10 September 2008
Irish Catholic Bishops’ Conference pastoral letter ‘Life is for Living – A Reflection on Suicide’ to mark World Suicide Prevention Day
As today is World Suicide Prevention Day, the Irish Catholic Bishops’ Conference has republished its recent pastoral letter Life is for Living – A Reflection on Suicide. This pastoral letter was published to mark the Day for Life in October 2004.
A dark cloud has gathered over Ireland in recent years. Many lives have ended in tragic circumstances and others have been darkened by the heartbreaking reality of the death of a loved one through suicide. The lives of the young, in particular, have been overshadowed by this cloud. A recent survey by the World Health Organisation shows that, after road accidents, suicide is the second highest cause of non-disease deaths for young people in Europe. Recent reports and publications have also underlined the extent of this issue in Ireland. In particular, it is notable that the ratio of young males to females who commit suicide is approximately four to one.
In recent times more and more concerned people are asking the questions: “Why?” and “What can we do about this?” We, the Irish Bishops, would like to address this issue within the context of God’s gift of life to our world. We want to explore it with you and share with you our concerns and our support, in the hope that those who may think of suicide would reconsider their situation and those who have been bereaved through self-inflicted deaths may, eventually, with God’s help, begin to understand what has happened and find peace.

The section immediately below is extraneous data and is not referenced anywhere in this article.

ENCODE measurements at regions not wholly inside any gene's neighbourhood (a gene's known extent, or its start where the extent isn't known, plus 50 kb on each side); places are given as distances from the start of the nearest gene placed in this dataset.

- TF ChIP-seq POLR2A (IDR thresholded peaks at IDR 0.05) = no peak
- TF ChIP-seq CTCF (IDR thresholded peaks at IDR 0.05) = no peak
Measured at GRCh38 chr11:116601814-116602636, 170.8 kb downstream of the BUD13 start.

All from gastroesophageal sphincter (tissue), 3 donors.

Until the relatively recent past, suicide was uncommon in Ireland. It is still uncommon in many parts of the world. Many factors in our culture were responsible for this. In recent years, however, much of what supported people and prevented them from considering suicide seems to have vanished. With economic success has come a weakening of faith for many and the loss of the sense of life as God’s gift. With the laudable desire to remove the stigma which surrounded suicide from the families of those who have died has come the erosion of the recognition that suicide is an unthinkable option. While no one should wish to return to the old condemnatory attitudes or attempt to restore the stigma the fact remains that all of us need to recognise that suicide has become a terrifying reality in our society, one which together we need to acknowledge and confront. In particular we need to recognise the danger that resignation to the idea that there is little we can do to prevent suicide could develop in our society today.